The freshman senator sent out a tartly worded statement to her many fans and followers. “AIG should thank American taxpayers for their help—not bite the hand that fed them,” Warren wrote. The message swept the blogosphere like wild fire. The AIG directors folded the next day. It is perhaps mistaken to assume her voice alone stopped this corporate ingratitude in its tracks, but that may well be the message absorbed in Washington politics. Try not to provoke this new senator, especially on the stuff she knows a lot about. She might bite back.

Indeed, Senator Warren has renewed the accusation about the AIG bailout she had made a year ago during her Senate campaign. While the Federal Reserve pumped a fortune ($182 billion) into saving AIG from failure and thereby protected Wall Street megabanks from huge losses, the Treasury Department was arranging its own “sleuth bailout,” as Warren charged. Treasury granted an exception to the standard tax rules that delivered billions more to AIG in the form of a special tax break.

The company was effectively relieved from paying any taxes despite the fact that it has returned to profitability and repaid the Federal Reserve loans. The senator called on her supporters to join a campaign to end AIG’s special tax break. “Enough is enough…,” she wrote. “These special tax giveaways give AIG a competitive advantage over its competitors—all the while inflating AIG’s profit numbers and compensation for executives.”

What separates Elizabeth Warren from your typical newcomer to Congress—in addition to the rare gutsiness—is her deep knowledge of banking and finance. For many years, while she taught at the Harvard law school, Warren was a lonely crusader, exposing predatory bankers and the cruel terms by which millions of families were driven into bankruptcy.

Her reputation led to appointment as the chair of the Congressional Oversight Panel that investigated the AIG bailout in great depth. The COP final report is itself an extraordinary document of government—clear and concise, an unflinching analysis that describes exactly how the Federal Reserve and the Treasury failed to serve the public interest in their incestuous bailout of Wall Street titans.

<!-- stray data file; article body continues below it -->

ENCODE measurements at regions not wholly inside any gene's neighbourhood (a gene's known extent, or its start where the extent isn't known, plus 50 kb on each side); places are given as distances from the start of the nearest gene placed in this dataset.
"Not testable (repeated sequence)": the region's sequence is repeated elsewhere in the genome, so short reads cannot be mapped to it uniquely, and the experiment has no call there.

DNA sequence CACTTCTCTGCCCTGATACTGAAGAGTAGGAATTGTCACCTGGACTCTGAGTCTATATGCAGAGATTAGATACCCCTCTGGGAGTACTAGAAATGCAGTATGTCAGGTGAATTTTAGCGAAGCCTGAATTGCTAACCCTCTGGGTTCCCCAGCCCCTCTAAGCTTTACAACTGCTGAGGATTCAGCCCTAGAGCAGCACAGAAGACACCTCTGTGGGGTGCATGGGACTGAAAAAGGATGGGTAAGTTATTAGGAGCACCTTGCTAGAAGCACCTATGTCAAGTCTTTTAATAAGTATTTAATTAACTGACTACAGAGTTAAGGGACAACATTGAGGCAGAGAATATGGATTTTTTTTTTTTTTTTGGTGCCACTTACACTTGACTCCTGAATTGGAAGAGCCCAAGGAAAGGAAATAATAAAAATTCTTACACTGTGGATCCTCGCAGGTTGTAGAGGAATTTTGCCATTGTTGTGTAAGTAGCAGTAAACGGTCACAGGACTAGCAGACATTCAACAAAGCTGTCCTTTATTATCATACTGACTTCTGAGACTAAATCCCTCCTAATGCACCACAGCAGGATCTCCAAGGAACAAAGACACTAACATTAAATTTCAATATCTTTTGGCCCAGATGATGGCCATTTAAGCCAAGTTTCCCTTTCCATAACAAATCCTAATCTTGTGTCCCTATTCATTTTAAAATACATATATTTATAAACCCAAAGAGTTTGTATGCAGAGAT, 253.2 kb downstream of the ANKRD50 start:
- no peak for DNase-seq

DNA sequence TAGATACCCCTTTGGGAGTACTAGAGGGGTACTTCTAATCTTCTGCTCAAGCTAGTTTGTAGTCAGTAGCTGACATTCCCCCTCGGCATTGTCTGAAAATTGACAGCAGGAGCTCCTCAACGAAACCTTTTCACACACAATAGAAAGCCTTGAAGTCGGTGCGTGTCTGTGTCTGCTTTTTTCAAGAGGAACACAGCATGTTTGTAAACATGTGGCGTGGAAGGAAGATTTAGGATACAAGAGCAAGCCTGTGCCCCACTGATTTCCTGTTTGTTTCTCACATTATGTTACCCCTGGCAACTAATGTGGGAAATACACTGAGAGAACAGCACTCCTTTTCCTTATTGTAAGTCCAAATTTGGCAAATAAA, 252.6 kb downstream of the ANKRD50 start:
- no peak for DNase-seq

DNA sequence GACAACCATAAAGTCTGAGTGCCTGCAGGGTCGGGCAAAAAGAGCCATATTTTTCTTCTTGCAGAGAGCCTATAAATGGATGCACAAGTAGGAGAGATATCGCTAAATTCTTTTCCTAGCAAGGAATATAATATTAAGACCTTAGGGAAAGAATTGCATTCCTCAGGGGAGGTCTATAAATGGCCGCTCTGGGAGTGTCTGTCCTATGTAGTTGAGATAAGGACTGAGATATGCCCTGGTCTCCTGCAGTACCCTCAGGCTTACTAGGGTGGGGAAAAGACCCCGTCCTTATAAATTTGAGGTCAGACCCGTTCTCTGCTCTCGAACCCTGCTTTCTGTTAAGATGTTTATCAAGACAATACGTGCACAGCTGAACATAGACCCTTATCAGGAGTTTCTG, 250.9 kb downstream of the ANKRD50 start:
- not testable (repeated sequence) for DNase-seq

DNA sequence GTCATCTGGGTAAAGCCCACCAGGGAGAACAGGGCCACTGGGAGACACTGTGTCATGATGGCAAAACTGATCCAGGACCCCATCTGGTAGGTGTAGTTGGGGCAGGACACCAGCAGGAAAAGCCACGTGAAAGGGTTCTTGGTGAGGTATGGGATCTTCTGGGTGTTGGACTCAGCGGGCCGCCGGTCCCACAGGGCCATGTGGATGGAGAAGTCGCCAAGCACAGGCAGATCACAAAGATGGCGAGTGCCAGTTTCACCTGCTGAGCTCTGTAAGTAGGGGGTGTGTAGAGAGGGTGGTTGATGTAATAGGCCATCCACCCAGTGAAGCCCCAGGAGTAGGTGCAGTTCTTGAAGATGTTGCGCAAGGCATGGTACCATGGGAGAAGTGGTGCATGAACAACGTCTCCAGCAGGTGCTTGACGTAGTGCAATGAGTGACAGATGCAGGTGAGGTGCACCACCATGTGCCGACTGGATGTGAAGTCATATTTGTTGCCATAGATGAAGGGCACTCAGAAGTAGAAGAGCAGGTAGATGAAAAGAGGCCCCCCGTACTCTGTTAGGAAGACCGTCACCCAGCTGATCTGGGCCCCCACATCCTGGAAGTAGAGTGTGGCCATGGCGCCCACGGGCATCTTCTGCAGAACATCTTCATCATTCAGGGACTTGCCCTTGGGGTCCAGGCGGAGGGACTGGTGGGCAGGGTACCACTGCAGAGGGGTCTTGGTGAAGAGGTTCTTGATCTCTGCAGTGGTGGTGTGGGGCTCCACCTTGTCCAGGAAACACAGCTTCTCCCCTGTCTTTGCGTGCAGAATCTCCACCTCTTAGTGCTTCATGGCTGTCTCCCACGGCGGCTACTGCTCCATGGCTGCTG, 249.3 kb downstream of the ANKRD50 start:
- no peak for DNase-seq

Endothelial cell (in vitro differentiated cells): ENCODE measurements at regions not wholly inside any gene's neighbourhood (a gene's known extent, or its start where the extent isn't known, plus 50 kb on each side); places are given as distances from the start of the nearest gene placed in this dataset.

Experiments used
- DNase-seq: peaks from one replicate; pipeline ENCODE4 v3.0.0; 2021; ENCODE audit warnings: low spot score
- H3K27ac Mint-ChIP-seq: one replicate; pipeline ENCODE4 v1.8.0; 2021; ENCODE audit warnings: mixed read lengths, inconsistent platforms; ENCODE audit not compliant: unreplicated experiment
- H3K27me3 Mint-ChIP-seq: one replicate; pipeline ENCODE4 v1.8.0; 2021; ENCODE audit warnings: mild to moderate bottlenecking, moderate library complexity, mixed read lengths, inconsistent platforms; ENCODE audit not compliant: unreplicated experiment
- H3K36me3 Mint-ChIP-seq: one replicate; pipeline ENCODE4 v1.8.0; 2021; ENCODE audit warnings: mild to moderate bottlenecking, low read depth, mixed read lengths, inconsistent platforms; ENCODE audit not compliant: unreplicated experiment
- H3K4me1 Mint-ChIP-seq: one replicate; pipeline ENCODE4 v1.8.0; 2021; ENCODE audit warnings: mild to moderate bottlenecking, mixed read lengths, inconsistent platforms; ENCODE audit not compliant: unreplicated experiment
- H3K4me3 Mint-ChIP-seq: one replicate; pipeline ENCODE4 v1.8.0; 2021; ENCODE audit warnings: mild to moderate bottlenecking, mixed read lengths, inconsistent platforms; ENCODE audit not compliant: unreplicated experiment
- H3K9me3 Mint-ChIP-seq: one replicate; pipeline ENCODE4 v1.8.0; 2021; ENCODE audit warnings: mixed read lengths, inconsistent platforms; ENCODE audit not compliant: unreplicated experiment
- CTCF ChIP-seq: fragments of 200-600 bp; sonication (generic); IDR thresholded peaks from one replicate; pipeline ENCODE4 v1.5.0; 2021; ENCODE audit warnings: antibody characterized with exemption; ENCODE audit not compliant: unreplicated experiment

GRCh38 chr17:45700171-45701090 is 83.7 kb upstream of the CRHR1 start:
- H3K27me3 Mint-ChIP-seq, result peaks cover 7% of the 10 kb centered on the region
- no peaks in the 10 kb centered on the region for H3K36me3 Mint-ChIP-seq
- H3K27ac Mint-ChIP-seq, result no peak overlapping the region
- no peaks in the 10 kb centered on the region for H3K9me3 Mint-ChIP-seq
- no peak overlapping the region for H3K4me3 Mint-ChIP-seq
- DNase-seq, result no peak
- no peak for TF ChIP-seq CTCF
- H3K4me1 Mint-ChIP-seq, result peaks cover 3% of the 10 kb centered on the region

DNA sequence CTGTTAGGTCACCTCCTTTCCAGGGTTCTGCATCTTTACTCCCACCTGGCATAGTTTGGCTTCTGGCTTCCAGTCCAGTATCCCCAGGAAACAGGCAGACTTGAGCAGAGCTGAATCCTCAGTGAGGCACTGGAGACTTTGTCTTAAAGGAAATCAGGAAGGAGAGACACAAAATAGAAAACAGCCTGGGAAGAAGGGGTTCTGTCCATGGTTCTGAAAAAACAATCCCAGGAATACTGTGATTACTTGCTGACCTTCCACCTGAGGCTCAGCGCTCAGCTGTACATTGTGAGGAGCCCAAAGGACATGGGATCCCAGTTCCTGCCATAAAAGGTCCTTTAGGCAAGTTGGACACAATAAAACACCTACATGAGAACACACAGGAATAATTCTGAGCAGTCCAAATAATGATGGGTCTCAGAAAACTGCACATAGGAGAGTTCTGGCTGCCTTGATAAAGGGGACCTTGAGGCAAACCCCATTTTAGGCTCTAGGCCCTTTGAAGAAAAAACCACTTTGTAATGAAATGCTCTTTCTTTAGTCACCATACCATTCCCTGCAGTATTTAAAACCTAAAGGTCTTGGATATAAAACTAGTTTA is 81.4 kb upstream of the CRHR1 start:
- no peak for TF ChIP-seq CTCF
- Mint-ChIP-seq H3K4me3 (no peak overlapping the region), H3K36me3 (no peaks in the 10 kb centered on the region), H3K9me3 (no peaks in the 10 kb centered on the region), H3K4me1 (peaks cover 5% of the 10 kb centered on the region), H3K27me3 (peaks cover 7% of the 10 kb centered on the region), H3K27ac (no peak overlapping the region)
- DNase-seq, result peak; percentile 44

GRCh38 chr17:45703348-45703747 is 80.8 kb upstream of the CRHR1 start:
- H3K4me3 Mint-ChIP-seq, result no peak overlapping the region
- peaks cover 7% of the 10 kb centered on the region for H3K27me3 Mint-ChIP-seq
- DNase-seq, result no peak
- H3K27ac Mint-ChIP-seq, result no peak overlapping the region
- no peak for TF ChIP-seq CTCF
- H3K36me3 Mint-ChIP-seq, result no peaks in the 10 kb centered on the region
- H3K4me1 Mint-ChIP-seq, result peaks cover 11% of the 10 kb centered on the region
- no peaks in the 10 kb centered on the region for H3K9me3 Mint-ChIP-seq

“The AIG rescue demonstrated that Treasury and the Federal Reserve would commit taxpayers to pay any price and bear any burden to prevent the collapse of America’s largest financial institutions,” Warren’s report concluded.

She will be heard. The new senator will serve on the Senate banking committee and she already knows where a lot of the bodies are buried. I suspect some of those disgruntled AIG investors are wishing they had kept their whining to themselves.

 

By: William Greider, The Nation, January 10, 2013

January 11, 2013 Posted by | Banks | , , , , , , , , | 1 Comment

Former Sen. Phil “Mental Recession” Phil Gramm Endorses His “Protege” Rick Perry

Texas Gov. Rick Perry (R) yesterday jumped in the 2012 GOP presidential primary, saying that “it is time to get America working again.” “I will work every day to make Washington, DC, as inconsequential in your lives as I can, and free our families, small businesses and states from a burdensome and costly federal government so they can create, innovate and succeed,” he said. And Perry quickly picked up the endorsementof former Sen. Phil Gramm (R-TX):

Former senator and current banker Phil Gramm of Texas — well-connected to big donors but controversial for his role in preventing tighter regulation of Wall Street — told The Huffington Post yesterday that he is endorsing his former student and political protege, Texas Gov. Rick Perry...”I’m for Rick and I will do what I can to help,” Gramm said in an interview in Detroit. “He has been an effective governor. He is a determined guy from a small town who knows how to get things done.”

In 2008, Gramm, who was advising Sen. John McCain’s (R-AZ) presidential campaign (and was floated as McCain’s choice for Treasury Secretary) gained notoriety for saying that the country was “a nation of whiners” that was only in a “mental recession.”

But Gramm’s legacy goes much deeper than that. In 2001, he tucked the Commodity Futures Modernization Act into an unrelated, 11,000 page appropriations bill. That act ensured that the huge market in over-the-counter derivatives stayed unregulated, laying the groundwork for the 2008 financial crisis (and the implosions of AIG and Lehman Brothers). He also believes there should be no minimum wage and has derided the working poor by saying, “we’re the only nation in the world where all our poor people are fat.”

Perry was a student of Gramm’s at Texas A&M, and when Perry became governor “Gramm and his bank pushed a controversial proposal to allow the company to take out insurance polices on teachers and other workers, even though the workers themselves would not benefit.” If Gramm’s support is any indication, Perry’s zeal for financial deregulation will know no bounds.

 

By: Pat Garofalo, Think Progress, August 14, 2011

August 15, 2011 Posted by | Banks, Class Warfare, Conservatives, Corporations, Economic Recovery, Economy, Elections, GOP, Government, Ideologues, Ideology, Income Gap, Jobs, Lobbyists, Middle Class, Politics, Regulations, Republicans, Right Wing, Teaparty, Unemployed, Voters, Wealthy | , , , , , , , , , , , , , | Leave a comment